Back to London and the Olympics. Despite a few setbacks, London moved in a multimodal manner during the Games. According to Mr. Walker, 35% of people changed their behavior through these efforts. The lasting legacy included the additional infrastructure built, as well as an improvement to the city’s economy. Since the Olympic preparations improved infrastructure on the neglected east side, the long term hope is that the games would serve to improve the quality of life of these London residents.
Subscribe via Email
Find us on Facebook
- John Gamble on El Portal Councilperson Presses CITT on Rail
- Jacob on Movement for Miami’s First On-Street Bicycle Parking Corral Gaining Traction
- Anonymous on El Portal Councilperson Presses CITT on Rail
- Anonymous on El Portal Councilperson Presses CITT on Rail
- ajozz on Florida Turnpike Expansion “Open House”
- Mark Rampion on El Portal Councilperson Presses CITT on Rail
CategoriesAccident Architecture bicycles bike lanes Bike Miami Days biking Biscayne Boulevard Brickell bus Climate Change Coconut Grove complete streets Downtown Miami FDOT High Speed Rail Metrorail Miami Miami-Dade County Miami-Dade Transit Miami 21 Miami Beach Museum Park News Parking Parks Pedestrian Pedestrians Pic o' the Day Planning Real Estate Development Rickenbacker Causeway Sprawl Streetcar Traffic Transit Transitography Transit Oriented Development Transportation Tri-Rail Uncategorized Urban Design Urban Development Boundary Urban Growth Urban Planning Walkability
- Record Fine for Coal Company March 8, 2014The largest ever fine for polluting waterways, $27.5 million plus $200 million in clean-up costs was assigned to a coal company. NewsHour co-anchor Gwen Ifill interviews Dina Cappiello of The Associated Press to discuss water pollution from coal.
- Note to 'Best Workplace' List-Makers: The Commute Matters March 8, 2014Baltimore Magazine’s annual “Best Places to Work” list factors in in salaries, benefits, and workplace perks—but not commuting. In the Washington, DC metro area, that’s no small thing.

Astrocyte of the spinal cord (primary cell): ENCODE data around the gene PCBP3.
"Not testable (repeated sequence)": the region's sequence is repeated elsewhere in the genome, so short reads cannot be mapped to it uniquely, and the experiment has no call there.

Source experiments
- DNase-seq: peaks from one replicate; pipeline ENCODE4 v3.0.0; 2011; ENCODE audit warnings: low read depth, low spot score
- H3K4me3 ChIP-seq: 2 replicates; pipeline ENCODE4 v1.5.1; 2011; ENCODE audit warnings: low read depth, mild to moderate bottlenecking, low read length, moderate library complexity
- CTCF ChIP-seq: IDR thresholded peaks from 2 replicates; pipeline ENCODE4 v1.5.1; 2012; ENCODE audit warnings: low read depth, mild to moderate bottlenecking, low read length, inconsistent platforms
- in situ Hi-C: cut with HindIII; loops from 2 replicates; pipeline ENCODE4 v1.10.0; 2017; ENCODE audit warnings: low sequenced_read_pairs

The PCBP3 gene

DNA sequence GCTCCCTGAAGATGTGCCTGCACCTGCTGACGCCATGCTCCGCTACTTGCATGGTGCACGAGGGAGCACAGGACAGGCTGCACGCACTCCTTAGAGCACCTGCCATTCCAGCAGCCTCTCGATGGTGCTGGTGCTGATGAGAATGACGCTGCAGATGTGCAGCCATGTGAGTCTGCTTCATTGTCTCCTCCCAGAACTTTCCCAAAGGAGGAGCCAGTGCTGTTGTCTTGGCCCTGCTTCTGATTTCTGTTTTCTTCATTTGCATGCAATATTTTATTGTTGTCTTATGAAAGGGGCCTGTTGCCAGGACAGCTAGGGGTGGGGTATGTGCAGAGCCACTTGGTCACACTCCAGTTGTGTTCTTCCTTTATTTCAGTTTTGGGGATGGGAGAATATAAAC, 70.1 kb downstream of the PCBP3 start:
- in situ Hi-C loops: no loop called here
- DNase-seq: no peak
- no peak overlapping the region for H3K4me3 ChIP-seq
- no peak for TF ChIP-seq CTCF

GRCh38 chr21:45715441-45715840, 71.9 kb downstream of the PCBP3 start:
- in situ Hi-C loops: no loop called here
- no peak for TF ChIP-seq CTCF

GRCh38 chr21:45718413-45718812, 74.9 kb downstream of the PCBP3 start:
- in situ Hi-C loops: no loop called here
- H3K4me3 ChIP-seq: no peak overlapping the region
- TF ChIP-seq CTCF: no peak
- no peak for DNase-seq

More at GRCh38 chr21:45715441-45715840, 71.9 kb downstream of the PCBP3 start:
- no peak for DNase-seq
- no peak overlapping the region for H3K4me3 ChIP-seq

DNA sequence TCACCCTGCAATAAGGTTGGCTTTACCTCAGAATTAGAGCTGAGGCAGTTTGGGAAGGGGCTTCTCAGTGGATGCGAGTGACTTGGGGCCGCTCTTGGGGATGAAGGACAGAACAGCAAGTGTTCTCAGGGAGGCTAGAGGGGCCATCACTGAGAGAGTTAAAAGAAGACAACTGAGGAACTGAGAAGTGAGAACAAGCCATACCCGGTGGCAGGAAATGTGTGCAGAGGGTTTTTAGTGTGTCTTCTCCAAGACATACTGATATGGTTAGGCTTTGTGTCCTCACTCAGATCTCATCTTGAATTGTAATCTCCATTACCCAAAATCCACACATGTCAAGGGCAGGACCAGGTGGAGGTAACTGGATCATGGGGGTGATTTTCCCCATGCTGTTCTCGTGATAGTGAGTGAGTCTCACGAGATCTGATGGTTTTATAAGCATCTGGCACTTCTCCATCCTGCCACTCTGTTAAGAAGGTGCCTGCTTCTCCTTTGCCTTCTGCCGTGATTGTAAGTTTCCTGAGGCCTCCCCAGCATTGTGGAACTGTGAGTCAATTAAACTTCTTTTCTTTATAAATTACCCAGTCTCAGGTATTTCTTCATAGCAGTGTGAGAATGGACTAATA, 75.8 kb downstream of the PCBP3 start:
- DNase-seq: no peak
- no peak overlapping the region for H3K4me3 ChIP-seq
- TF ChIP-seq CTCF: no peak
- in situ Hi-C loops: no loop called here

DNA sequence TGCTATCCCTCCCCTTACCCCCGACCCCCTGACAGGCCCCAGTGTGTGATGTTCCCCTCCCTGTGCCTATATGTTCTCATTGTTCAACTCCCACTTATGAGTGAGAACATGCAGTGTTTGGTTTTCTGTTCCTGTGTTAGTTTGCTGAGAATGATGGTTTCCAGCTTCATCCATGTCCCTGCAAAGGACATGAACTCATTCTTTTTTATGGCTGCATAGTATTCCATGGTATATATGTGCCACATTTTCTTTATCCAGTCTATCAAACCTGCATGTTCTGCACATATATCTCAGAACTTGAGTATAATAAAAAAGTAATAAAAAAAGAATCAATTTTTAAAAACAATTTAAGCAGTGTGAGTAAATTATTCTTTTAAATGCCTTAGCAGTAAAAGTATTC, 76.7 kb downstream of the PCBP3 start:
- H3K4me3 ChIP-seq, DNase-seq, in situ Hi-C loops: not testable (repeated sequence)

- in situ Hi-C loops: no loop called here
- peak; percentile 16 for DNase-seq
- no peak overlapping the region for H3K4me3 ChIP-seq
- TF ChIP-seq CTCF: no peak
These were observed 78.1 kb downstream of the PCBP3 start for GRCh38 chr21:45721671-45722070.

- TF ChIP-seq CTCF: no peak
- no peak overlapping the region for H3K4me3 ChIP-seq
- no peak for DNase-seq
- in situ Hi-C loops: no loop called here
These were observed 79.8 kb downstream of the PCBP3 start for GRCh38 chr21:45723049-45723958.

- Denver Planning Board Steamrolls Opposition in Rezoning Controversy March 7, 2014In news that will come as either refreshing or frightening depending on your perspective, the Denver Planning Board recently ignored public opposition and voted to recommend rezoning in the University Park neighborhood.
- Bus Rapid Transit on Track in Albuquerque March 7, 2014Following three years of study, Albuquerque Mayor RJ Berry declared a “tipping point” in the city’s BRT plans. The city will require a federal matching grant to proceed.
- 'Walkable Urban Places' Arrive in Detroit’s Suburbs March 7, 2014Christopher Leinberger provides his assessment of the “Walkable Urban Places” concept in the suburban parts of metropolitan Detroit in a new article from metromode.
- Calling for a 'Design Revolution' in Philadelphia March 7, 2014The recently rejected proposal for a new Museum of the American Revolution in Philadelphia failed to live up to the spirit of that seminal event, writes Nathaniel Popkin.
- Orange County Expanding its Recycled Wastewater Program March 7, 2014Southern California takes a lot of heat for sucking up the water from Northern California and the Colorado River, but the Orange County Water District, at least, is doing its part.
- Friday Fun: Build Your Own 'Mini Metro' March 7, 2014It's been available since September 2013, but news of the "Mini Metro' subway layout game recently hit the web. Finally, a test for all those armchair enthusiasts who think they can make the trains run on time.
- MAP-21 Putting Pedestrian and Bike Programs on the Chopping Block March 7, 2014It took a few years, but funding changes as a result of MAP-21, the 2012 federal transportation bill, have started to impact funding for Metro “Call for Projects” grants in Los Angeles County.
- On the Land Use and Transit Implications of 'Take Me Out to the Ballgame' March 7, 2014The decision of where to locate ballparks, and to what extent the public should subsidize that location, can have ripple effects throughout the land use and transportation systems of a region.
- Record Fine for Coal Company March 8, 2014